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Bishop Richard's Weekly video Message - Transcript 13.04.2023

Video for April 13th, 2023

Hello everyone and welcome to this week’s video.

A few weeks ago, a Chaplain in higher education told me of a philosophy lecture by a fairly well-known modern philosopher at their college.  It was a dogmatic affair making a number of assertions about the nature of reality.  The theme was that the secular view of the world was the neutral space against which all other world views needed to be judged. Secularism is often painted as the culmination of humankind’s intellectual journey. Faith is something that belongs squarely in the world of ideas and opinions with no basis in fact. Thomas Aquinas was convinced that nothing pertaining to faith could be discerned but for divine revelation.  It is hardly surprising therefore that philosophical reasoning starting from a Godless premise will not come to correct conclusions about the world.  We are in a place where faith and scientific discovery are seen as fundamentally at odds.

Into this world view, breaks the light of Easter. Surprisingly, to modern eyes God refuses to play the secular game.  In the proclamation of the Gospel in the New Testament, you will find very little philosophical reasoning of any kind.  Paul has a bit of a go when he debates with Athenian philosophers in Acts 17, but he really can’t help himself.  His basic argument is that all these gods you are worshipping are not really gods at all, and that God has truly, finally and definitely revealed himself in the life, death, and resurrection of Jesus Christ. It is an assertive speech.

In his sermon to Cornelius’s household in Acts 10, Peter doesn’t rely on logic, or philosophical reasoning he simply appeals to eye witness testimony. It’s a summary of the facts about Jesus which they would have been familiar with. The things Jesus did were without precedent. No-one had ever healed like this man, nor taught with such authority or deep personal resonance. No-one had ever demonstrated such power over evil and psychological oppression and brought new life.  No-one had ever shown such a bias to the poor and excluded, nor acted so consistently with his convictions.  No-one, before or since has ever resisted political expediency, or currying favour with the powerful, or manipulating crowds for his own ends.  And in the end, all this got him killed by the Roman authorities at the direct request of religious leaders who should have known better.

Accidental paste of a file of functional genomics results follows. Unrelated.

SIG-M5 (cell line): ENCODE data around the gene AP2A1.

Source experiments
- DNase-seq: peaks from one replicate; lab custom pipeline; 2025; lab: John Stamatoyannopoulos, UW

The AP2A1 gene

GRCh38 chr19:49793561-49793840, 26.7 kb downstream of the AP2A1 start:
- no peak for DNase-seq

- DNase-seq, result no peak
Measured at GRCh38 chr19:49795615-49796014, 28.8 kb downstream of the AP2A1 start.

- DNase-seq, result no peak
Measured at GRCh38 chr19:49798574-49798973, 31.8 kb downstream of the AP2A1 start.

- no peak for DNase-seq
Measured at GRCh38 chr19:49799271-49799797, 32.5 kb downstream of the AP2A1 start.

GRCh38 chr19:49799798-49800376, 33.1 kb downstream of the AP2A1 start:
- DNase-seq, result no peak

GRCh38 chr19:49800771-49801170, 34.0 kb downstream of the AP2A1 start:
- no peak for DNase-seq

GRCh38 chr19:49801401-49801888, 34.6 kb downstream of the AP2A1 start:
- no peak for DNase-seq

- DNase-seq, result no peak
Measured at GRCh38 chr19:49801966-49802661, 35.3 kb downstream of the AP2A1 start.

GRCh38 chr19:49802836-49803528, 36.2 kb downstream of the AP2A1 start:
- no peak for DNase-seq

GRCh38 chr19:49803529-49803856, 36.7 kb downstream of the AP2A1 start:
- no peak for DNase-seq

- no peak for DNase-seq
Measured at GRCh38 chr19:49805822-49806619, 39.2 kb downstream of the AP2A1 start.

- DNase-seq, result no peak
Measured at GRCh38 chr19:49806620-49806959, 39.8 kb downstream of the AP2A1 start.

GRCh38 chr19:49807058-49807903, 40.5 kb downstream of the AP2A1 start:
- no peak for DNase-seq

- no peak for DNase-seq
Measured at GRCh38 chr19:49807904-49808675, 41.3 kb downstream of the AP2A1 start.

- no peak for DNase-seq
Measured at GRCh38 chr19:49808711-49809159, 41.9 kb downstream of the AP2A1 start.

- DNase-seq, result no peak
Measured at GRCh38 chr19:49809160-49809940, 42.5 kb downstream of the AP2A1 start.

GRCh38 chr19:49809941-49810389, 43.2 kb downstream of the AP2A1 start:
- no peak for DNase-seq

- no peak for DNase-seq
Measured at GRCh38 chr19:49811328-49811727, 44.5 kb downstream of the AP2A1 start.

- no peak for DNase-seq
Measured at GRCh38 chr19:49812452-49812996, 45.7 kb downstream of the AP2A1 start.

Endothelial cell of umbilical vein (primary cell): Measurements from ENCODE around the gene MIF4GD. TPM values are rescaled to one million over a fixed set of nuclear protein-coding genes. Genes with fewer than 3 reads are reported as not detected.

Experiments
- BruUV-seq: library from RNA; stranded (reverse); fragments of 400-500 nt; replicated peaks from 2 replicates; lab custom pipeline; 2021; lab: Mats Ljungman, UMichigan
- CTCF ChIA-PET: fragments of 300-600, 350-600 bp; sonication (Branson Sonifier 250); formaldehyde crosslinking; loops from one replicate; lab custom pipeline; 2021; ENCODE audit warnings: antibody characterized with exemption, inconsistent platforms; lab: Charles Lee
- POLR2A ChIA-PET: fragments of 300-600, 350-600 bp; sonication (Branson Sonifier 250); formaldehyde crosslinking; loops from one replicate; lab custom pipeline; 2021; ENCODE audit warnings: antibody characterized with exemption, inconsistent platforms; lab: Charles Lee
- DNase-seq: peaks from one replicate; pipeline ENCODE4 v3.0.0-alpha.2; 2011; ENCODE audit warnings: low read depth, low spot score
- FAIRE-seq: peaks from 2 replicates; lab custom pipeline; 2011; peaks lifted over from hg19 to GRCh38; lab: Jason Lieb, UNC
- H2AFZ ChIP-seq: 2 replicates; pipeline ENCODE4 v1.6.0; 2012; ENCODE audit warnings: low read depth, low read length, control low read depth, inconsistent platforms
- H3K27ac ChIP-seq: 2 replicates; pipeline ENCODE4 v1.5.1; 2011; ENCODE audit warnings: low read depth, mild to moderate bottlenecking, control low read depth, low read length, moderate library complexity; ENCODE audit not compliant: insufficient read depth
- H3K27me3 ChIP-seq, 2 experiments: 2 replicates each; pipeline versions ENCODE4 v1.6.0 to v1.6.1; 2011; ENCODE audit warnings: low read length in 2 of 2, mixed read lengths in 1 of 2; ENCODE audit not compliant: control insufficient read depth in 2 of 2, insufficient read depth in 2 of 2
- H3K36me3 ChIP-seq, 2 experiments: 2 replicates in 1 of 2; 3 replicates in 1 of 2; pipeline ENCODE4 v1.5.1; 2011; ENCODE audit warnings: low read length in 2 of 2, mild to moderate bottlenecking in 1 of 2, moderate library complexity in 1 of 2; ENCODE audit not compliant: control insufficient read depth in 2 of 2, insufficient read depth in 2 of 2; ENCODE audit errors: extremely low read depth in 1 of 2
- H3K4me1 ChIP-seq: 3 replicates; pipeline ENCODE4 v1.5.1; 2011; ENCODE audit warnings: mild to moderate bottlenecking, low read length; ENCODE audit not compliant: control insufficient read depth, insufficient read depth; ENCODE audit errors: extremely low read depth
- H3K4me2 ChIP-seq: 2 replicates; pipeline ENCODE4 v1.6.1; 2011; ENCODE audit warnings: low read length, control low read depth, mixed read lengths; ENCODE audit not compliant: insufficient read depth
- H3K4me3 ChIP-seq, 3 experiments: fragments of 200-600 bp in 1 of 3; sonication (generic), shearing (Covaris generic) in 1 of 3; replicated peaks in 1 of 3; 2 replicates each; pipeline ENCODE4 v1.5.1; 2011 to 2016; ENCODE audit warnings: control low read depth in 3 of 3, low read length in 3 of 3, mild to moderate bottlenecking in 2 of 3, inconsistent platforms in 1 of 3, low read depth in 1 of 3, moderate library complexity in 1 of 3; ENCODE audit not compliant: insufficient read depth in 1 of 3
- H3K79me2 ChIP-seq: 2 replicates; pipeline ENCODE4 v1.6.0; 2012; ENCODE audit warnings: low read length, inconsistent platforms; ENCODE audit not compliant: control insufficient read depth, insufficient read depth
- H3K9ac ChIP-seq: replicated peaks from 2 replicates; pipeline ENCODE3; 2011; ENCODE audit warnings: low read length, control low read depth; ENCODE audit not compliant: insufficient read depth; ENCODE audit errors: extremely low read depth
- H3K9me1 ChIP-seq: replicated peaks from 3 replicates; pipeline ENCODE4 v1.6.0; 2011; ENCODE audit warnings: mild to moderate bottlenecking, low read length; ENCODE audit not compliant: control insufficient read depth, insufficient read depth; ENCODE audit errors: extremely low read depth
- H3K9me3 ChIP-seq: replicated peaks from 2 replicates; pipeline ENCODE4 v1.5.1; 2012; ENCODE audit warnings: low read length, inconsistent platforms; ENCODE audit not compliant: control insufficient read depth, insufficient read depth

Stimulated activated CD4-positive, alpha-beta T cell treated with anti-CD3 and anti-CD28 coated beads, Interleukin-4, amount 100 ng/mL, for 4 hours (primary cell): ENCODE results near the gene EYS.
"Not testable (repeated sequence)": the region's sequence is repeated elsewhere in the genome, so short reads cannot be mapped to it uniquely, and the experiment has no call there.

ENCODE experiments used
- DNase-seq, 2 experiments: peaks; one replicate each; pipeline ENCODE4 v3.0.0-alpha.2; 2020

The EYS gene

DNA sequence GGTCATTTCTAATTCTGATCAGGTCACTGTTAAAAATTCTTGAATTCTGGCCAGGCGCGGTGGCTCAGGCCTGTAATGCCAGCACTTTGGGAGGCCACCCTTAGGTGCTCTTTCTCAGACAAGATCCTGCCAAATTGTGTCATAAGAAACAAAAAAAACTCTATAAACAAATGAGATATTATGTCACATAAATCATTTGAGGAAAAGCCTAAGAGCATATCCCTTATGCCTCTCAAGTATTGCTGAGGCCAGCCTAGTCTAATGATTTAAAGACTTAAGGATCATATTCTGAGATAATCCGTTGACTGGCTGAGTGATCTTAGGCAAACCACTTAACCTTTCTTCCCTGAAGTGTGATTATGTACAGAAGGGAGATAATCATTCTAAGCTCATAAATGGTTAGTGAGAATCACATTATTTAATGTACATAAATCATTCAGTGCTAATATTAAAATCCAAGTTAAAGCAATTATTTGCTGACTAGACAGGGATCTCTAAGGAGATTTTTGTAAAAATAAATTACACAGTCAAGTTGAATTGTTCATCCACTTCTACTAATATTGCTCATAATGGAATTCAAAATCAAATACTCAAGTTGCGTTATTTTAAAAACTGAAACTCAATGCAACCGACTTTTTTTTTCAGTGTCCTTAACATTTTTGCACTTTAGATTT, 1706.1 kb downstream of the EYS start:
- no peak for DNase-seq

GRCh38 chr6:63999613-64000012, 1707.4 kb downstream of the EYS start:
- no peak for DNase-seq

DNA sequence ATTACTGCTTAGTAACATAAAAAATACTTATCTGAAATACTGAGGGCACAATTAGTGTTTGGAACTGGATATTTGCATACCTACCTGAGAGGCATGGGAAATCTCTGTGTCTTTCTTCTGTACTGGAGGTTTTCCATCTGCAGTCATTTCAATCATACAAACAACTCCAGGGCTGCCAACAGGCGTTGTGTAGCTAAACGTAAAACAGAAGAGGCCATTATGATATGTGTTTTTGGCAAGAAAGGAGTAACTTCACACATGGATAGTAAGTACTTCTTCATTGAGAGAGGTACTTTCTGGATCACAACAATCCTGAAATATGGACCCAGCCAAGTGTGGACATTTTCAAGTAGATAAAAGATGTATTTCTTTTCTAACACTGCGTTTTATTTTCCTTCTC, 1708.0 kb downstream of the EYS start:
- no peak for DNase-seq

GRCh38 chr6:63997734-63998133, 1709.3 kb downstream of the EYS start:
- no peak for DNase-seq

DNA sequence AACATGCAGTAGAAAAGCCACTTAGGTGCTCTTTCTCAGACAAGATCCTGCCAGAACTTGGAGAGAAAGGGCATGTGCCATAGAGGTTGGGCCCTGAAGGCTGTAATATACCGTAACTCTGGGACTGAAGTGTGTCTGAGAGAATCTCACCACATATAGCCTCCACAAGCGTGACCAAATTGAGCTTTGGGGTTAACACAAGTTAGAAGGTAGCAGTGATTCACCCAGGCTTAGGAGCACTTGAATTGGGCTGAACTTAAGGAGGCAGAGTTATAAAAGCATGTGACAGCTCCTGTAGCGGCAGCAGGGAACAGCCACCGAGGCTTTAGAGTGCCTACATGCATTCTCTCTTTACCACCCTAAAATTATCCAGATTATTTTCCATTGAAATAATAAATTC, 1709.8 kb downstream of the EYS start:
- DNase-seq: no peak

The key thing Peter appeals to time and time again is eye-witness testimony. Thousands witnessed what Jesus did in his earthly life.  These events are recorded for us in the Gospel accounts.  It was incontrovertible that he was killed and buried.  The Roman’s were very good at crucifixion; it was their speciality. But the final piece de resistance was the resurrection. This too was validated by eye-witness testimony.  We saw him killed, but on the third day we saw him alive again.  The authorities at the time, tried to buy another story from the stupefied guards who saw it happen, and no body could ever be produced to gainsay the disciples preaching. 

This is where secular philosophy and Christian faith are on common ground.  Science demands proof, empirical evidence that something happened.  The resurrection of Jesus says, “here you are then!”  Here is the reality of eternity breaking into human experience. By reason you can’t get to it and you can’t reason it away. It stands there 2000 years ago at the turning point of history, an incontrovertible fact that has seismic implications for all of us. As Peter says, this established Jesus’ absolute authority over everything.  We don’t use the concept of Lord very much, but Peter asserts that is who Jesus is, the one with authority over everything and the one to whom we owe our ultimate allegiance. But he is a good lord, unlike his contemporaries. His only goal is love and the wholeness and fulfilment of those who follow his direction.

Despite the privations and risk that ensued, the apostles could do nothing else but go around sharing this good news. It got most of them killed as well.  But the message transformed a brutal empire with nothing other than love and has been the foundation of our modern society.  Everything we deeply value in our culture has Christian roots.  Read Tom Holland’s book, Dominion if you doubt that. The irony of the secular philosopher is that even secularism is trying to grow the kingdom of God, but without the God who inspired and animates it.

In this Easter season, I pray we would have the courage to live and proclaim the great truth of the resurrection afresh.

+ Richard

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